If you’re wondering where illness is spreading in the US right now, the official CDC flu map might not be particularly helpful; it’s based on data that’s both delayed and not very local.

Instead, try this new map that uses anonymous data from smart thermometers. When someone gets a fever, the data helps build a detailed picture of who’s sick.

 “The sad fact is, we have almost zero accurate information about where and when disease is starting or spreading,” said Inder Singh, CEO of Kinsa. “It’s all based on models that are pretty inaccurate.”

Other models use data including the sale of cold medicine–which comes with a delay, since people may have been sick for a few days before going to a pharmacy–or medical records, which are delayed even more, and don’t track the length of an illness. (Google Flu Trends, which tried to predict the spread of flu based on Google searches, shut down after missing the peak of the 2013 flu season.)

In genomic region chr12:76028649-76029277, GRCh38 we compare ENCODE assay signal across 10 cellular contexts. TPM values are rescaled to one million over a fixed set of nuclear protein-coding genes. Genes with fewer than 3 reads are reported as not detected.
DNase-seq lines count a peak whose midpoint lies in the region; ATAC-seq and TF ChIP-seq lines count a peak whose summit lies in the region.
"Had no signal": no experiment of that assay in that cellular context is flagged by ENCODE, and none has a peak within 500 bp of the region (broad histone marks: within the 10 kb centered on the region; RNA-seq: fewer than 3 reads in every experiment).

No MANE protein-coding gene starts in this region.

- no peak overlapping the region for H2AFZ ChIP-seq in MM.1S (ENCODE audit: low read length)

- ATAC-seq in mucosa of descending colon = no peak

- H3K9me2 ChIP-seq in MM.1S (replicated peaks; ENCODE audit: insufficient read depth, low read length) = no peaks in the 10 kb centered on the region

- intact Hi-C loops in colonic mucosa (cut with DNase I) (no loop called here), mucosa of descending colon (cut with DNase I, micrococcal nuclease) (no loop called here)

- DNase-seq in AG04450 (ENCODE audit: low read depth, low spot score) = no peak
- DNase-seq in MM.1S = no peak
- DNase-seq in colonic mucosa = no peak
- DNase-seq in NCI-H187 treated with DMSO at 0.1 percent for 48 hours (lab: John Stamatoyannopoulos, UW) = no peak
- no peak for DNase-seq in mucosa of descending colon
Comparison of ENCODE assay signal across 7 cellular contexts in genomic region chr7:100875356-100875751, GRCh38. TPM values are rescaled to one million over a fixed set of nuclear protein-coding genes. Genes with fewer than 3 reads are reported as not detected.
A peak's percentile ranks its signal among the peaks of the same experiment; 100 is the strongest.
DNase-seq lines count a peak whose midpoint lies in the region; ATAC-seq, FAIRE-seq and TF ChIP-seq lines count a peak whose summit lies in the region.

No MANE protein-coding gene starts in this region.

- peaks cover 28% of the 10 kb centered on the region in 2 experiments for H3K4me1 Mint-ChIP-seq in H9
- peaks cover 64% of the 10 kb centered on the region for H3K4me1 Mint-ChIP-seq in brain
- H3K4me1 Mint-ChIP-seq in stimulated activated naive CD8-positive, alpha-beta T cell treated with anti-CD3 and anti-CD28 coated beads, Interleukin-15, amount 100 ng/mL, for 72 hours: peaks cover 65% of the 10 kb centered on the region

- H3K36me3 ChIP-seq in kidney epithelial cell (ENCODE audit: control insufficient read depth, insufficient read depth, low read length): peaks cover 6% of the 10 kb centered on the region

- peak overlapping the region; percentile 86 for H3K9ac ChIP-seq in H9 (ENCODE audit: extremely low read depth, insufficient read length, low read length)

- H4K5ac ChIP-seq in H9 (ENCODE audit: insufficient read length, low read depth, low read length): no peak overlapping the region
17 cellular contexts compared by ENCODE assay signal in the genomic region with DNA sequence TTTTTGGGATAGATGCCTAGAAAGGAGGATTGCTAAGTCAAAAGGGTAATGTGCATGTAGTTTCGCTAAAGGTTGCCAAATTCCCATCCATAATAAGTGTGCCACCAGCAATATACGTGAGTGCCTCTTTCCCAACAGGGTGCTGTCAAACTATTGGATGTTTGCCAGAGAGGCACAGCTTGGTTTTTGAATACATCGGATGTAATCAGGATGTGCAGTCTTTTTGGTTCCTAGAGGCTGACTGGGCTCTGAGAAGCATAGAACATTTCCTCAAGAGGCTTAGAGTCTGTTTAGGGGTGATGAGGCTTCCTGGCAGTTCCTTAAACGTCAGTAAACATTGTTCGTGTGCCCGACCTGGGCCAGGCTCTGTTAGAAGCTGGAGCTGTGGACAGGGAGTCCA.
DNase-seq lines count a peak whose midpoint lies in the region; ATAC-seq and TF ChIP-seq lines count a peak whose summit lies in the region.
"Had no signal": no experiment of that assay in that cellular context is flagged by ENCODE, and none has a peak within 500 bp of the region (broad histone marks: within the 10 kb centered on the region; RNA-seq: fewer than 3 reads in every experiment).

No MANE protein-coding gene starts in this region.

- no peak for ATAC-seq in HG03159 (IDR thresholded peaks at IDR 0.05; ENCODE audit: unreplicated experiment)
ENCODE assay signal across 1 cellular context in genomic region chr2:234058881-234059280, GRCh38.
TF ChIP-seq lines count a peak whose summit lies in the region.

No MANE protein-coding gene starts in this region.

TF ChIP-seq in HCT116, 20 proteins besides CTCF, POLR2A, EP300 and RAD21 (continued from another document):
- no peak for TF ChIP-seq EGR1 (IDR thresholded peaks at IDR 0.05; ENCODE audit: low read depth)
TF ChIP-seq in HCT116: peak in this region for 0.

Kinsa realized that technology could help gather better individual data, and decided to gather it through thermometers since that wouldn’t involve changing behavior. “We said, let’s give people a smarter, cheaper, better version of a product that they already use within hours of symptom onset,” Singh says.